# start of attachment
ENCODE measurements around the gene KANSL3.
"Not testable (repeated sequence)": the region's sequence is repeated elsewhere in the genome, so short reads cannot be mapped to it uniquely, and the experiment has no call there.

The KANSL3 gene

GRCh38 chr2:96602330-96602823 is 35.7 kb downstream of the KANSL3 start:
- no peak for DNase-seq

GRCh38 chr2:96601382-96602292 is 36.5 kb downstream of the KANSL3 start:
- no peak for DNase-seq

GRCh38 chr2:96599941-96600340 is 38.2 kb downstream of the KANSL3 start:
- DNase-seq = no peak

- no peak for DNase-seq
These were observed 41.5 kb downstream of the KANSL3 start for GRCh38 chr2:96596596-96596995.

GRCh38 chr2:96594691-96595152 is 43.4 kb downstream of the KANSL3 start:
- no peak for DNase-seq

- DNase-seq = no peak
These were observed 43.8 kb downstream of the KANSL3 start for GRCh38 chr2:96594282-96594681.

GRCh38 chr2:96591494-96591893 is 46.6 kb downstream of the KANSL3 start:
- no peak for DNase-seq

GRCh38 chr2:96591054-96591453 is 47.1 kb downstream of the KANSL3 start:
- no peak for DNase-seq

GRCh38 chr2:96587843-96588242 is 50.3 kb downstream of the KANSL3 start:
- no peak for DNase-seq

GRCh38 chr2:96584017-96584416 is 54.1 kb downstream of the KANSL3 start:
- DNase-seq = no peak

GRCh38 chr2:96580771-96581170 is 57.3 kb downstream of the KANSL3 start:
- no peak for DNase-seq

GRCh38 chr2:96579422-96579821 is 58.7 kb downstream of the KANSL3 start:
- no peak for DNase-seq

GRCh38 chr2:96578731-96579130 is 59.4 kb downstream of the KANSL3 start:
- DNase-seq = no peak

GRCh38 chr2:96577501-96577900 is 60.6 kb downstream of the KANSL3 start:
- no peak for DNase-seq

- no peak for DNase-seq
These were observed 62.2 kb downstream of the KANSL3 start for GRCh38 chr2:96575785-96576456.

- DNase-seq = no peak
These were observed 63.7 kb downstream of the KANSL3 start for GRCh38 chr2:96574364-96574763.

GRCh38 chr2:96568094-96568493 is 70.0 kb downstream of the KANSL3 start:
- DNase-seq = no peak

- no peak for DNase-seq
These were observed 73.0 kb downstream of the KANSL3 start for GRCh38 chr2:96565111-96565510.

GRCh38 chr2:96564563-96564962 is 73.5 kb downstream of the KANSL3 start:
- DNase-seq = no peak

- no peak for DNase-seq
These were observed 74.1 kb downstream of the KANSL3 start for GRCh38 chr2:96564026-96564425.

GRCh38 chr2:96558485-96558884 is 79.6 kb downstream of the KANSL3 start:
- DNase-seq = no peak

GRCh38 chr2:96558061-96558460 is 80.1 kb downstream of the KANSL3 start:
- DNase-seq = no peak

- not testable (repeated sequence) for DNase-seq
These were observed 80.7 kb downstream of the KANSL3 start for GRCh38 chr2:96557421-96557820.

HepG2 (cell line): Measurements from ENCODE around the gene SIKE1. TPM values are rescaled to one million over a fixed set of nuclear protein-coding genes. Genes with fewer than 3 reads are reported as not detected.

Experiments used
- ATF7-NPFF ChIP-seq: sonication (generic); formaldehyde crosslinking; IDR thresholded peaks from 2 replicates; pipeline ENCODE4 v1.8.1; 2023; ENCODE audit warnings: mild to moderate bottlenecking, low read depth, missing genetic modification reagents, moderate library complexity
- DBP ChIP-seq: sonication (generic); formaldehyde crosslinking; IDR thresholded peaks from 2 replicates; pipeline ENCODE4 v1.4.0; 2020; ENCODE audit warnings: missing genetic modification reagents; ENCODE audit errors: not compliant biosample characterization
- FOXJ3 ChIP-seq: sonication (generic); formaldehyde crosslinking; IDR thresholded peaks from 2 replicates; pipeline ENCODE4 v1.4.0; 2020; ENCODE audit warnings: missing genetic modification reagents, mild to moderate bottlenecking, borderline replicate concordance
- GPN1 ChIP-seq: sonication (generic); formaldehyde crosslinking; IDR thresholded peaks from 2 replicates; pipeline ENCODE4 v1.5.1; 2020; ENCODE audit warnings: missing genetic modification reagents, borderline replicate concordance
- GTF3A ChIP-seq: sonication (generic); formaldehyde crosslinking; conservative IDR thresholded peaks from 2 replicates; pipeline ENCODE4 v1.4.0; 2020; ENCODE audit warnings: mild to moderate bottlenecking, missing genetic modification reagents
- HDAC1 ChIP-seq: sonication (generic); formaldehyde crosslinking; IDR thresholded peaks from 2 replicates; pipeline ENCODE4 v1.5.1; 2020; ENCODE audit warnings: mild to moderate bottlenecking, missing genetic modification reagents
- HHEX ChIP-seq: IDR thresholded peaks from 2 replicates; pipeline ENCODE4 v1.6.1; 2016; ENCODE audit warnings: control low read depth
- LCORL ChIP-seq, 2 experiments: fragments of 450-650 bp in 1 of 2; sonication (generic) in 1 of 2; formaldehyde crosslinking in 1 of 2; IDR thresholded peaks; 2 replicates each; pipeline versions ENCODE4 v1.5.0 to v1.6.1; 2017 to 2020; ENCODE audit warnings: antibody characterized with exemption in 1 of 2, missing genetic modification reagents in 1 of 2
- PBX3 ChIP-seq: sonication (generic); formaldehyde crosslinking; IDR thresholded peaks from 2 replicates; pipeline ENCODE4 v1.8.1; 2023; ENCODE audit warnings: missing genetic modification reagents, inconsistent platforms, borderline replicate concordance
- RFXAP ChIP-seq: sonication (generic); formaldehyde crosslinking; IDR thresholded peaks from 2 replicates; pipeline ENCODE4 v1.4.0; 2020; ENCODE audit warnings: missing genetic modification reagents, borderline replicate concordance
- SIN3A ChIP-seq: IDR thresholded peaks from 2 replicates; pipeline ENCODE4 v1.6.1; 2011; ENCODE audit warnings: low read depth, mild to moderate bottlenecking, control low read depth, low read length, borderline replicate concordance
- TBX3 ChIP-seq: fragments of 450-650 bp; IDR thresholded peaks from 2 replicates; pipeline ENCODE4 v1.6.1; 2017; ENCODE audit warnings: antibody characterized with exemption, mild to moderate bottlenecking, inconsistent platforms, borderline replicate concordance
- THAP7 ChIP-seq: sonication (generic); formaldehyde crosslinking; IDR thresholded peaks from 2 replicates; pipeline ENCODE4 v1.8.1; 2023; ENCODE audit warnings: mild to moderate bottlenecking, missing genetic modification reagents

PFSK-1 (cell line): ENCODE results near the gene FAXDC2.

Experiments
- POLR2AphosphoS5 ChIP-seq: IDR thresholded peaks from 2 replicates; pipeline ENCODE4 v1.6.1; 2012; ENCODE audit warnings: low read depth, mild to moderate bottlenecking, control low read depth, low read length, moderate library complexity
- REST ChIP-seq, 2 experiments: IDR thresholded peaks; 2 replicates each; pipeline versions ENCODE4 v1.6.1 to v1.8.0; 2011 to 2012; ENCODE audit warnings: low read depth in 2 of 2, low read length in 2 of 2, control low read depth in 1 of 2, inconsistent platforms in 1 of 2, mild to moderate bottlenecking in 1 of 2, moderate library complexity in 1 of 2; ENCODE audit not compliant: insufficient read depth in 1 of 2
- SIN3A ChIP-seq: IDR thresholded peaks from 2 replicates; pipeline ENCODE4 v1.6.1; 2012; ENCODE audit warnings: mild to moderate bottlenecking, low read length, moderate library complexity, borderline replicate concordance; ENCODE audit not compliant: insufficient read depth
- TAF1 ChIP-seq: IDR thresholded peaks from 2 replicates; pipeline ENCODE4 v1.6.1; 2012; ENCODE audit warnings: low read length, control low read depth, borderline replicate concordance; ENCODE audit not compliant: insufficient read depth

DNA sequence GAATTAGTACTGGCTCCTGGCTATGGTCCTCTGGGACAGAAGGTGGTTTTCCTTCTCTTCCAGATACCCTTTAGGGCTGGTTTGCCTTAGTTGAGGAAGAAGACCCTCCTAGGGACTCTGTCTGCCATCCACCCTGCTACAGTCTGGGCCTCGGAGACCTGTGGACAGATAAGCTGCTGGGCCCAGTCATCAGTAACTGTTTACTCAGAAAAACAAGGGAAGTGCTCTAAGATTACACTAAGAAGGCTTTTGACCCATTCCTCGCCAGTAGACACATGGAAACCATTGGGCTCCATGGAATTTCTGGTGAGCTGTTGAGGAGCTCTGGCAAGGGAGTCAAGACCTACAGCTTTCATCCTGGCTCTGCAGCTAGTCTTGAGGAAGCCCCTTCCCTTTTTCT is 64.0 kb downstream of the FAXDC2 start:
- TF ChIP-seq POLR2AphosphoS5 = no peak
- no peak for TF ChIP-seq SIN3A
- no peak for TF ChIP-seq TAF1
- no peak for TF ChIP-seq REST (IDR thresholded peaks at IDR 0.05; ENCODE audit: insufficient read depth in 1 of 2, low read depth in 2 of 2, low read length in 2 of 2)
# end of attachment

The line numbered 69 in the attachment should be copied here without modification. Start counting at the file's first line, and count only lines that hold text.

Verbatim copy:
- SIN3A ChIP-seq: IDR thresholded peaks from 2 replicates; pipeline ENCODE4 v1.6.1; 2012; ENCODE audit warnings: mild to moderate bottlenecking, low read length, moderate library complexity, borderline replicate concordance; ENCODE audit not compliant: insufficient read depth